Here, the State alleged that Joseph is subject to an involuntary admission because he will be dangerous if he is not medicated and that an involuntary admission is the only realistic way to make sure he takes his prescribed medication. Joseph argues that because the right to refuse medication is fundamental, such bootstrapping is not permissible. While we do not find a per se rule to that effect necessary to protect the rights of patients such as Joseph M., we believe that the principles we have just discussed demand, at the very least, clear and convincing proof that the respondent (1) meets the criteria for the involuntary administration of psychotropic medication, (2) will meet the criteria for an involuntary admission if not medicated, and (3) cannot be effectively medicated if released. In this case, none of these three propositions were supported by clear and convincing evidence.
As previously discussed, Klausing's testimony focused largely on her concern that Joseph would not take his medication unless he was subject to an order for the involuntary administration of psychotropic medication. It was only in response to a leading question that she predicted he would stop taking his medication if he were released from Chester. She offered no testimony related to whether Joseph currently met--or would likely continue to meet--the criteria for authorizing involuntary medication.
In addition, Klausing was not asked about the availability of any alternative ways to ensure that Joseph took his medication. She was not asked, for example, if he had any family members or friends into whose care he might be released. See 405 ILCS 5/3-815 (West 2008) (authorizing courts to enter orders for the care and custody of the respondent). She was not asked if an agreed order for alternative treatment had been considered (see 405 ILCS 5/3-801.5 (West 2008)) or whether some other form of alternative treatment could be ordered (see 405 ILCS 5/3-812(a) (West 2008); see also In re Nancy A., 344 Ill. App. 3d 540, 555, 801 N.E.2d 565, 580 (2003) (pointing out that a court ordering treatment "has several options at its disposal")). Thus, the State failed to provide any factual basis to connect the need for continued medication with the need for continued admission and also failed to give the court any basis to conclude that no less restrictive alternatives were appropriate or available.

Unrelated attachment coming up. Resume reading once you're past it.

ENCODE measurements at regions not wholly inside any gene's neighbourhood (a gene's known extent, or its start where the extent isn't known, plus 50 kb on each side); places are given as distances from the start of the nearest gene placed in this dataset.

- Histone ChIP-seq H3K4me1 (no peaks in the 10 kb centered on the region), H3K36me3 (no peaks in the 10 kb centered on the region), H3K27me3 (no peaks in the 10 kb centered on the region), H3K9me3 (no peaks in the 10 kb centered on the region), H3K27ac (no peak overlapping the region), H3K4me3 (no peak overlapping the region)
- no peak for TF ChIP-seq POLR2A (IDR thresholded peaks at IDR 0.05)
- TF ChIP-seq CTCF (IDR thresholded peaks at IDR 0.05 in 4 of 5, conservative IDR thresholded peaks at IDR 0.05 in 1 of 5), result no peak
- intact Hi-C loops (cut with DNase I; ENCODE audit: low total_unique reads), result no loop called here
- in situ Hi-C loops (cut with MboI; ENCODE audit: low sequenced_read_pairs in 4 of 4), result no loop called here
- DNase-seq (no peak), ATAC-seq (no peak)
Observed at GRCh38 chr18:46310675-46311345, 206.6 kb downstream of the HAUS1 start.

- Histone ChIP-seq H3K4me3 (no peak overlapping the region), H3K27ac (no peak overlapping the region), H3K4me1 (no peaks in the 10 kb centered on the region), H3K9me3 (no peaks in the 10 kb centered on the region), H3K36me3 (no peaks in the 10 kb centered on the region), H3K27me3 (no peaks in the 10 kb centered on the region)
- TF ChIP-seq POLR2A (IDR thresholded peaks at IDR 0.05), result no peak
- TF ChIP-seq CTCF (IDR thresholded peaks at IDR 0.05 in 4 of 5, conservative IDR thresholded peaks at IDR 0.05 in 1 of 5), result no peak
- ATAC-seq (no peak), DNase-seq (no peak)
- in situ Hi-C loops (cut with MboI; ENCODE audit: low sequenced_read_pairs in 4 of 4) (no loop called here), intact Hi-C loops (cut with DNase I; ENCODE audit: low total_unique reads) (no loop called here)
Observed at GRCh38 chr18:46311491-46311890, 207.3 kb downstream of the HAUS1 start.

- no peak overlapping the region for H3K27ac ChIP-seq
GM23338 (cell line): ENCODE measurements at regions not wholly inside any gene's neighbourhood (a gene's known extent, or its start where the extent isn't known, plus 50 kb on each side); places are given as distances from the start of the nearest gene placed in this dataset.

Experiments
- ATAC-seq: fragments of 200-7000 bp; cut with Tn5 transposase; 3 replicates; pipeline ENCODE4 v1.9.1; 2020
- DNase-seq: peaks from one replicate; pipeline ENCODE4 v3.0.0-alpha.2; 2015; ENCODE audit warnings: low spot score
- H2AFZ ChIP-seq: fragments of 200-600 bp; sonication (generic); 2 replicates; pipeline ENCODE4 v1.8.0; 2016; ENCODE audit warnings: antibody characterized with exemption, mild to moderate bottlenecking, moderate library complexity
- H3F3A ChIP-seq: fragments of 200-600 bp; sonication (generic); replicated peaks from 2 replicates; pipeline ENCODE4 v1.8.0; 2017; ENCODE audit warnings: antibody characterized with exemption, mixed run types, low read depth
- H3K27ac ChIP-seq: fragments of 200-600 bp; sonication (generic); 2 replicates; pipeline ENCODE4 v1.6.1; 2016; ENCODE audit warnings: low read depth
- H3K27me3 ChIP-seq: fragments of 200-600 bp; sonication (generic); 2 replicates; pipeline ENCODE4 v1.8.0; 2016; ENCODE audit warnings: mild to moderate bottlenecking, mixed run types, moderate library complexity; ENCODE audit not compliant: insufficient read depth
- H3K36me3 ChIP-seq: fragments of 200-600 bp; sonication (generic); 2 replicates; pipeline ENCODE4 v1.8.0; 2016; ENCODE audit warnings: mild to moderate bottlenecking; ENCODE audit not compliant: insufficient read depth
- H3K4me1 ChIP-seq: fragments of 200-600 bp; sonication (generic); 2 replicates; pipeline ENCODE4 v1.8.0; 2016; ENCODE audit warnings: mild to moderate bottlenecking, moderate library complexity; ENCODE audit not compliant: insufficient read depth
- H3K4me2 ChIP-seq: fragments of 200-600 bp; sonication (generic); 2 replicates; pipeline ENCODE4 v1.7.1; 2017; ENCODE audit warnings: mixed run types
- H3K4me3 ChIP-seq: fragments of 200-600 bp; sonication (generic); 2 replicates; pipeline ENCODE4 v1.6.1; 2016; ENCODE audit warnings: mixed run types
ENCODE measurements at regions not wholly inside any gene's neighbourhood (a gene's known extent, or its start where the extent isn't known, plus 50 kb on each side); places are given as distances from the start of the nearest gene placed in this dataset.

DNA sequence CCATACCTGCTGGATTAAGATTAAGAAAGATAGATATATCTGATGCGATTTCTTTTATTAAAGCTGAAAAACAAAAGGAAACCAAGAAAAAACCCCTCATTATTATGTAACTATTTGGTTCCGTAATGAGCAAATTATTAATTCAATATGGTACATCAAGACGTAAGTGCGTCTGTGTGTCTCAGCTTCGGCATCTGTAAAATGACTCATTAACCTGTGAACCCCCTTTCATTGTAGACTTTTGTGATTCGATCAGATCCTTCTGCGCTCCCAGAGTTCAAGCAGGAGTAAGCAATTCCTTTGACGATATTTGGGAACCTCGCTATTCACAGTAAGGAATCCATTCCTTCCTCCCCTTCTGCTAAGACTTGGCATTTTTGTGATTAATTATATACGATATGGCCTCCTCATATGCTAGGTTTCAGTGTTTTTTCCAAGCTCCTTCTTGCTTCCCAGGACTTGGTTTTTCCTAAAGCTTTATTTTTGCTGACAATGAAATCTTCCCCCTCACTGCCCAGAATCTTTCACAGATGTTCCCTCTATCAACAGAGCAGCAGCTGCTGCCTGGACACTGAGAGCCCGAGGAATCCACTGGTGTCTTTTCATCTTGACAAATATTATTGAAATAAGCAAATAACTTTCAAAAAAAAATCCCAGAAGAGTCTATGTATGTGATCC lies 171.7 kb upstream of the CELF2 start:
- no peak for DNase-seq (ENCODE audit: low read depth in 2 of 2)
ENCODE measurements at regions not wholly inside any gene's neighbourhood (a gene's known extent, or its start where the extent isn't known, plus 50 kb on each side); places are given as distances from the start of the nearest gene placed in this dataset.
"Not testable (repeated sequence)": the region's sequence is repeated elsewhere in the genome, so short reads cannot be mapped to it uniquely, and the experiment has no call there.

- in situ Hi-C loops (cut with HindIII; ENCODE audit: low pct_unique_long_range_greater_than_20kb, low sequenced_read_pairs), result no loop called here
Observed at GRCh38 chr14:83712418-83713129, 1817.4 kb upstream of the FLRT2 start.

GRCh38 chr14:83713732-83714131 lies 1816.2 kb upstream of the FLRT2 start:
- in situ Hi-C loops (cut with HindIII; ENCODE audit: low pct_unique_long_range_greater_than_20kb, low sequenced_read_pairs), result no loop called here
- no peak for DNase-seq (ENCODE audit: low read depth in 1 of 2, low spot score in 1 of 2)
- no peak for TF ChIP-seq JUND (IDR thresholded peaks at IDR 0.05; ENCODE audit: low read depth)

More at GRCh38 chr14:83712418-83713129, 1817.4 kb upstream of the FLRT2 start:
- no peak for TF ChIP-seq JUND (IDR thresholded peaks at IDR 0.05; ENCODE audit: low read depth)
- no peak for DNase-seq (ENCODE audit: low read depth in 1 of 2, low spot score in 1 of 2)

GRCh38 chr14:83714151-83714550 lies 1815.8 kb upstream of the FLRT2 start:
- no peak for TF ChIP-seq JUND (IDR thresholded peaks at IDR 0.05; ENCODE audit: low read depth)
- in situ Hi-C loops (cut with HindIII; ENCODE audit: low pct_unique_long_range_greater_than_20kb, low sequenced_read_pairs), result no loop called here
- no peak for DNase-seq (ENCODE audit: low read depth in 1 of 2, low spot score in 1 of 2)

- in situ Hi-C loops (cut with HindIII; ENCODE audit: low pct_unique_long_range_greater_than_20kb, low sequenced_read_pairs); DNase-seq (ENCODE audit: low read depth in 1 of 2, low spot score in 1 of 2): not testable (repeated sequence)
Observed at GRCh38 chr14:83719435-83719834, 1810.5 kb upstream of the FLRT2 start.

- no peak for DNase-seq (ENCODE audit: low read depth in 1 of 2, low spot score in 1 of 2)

This omission is particularly troubling because the Mental Health Code expressly provides a preference for care other than by an involuntary admission. 405 ILCS 5/3-811 (West 2008); In re Nancy A., 344 Ill. App. 3d at 556, 801 N.E.2d at 580. For this reason, a person may not be ordered admitted to a facility involuntarily unless the court also finds that this is the least restrictive treatment available. See 405 ILCS 5/3-811 (West 2008); In re Nancy A., 344 Ill. App. 3d at 555, 801 N.E.2d at 580. This requirement "is not met merely because the State's expert opines [that] commitment is the least restrictive means." In re Nancy A., 344 Ill. App. 3d at 556, 801 N.E.2d at 580. Here, Klausing testified only that Joseph had refused medication in the past and indicated he would continue to do so, and Klausing concluded that hospitalization was the only way to prevent that from occurring.
She offered no testimony about which less restrictive alternatives had been considered and why each had been rejected. The unsupported conclusion of an expert witness who is not even a part of the respondent's treatment team does not provide clear and convincing proof.
Furthermore, Klausing testified that Joseph's condition had improved in recent months and that his treatment team was considering a less restrictive placement for him. No evidence was presented to explain why her opinion was a more accurate gauge of Joseph's readiness to leave the facility than the opinions of those who actually treated him. In light of the foregoing, we simply cannot endorse the State's failure to even attempt to meet the burden imposed on it by the Mental Health Code.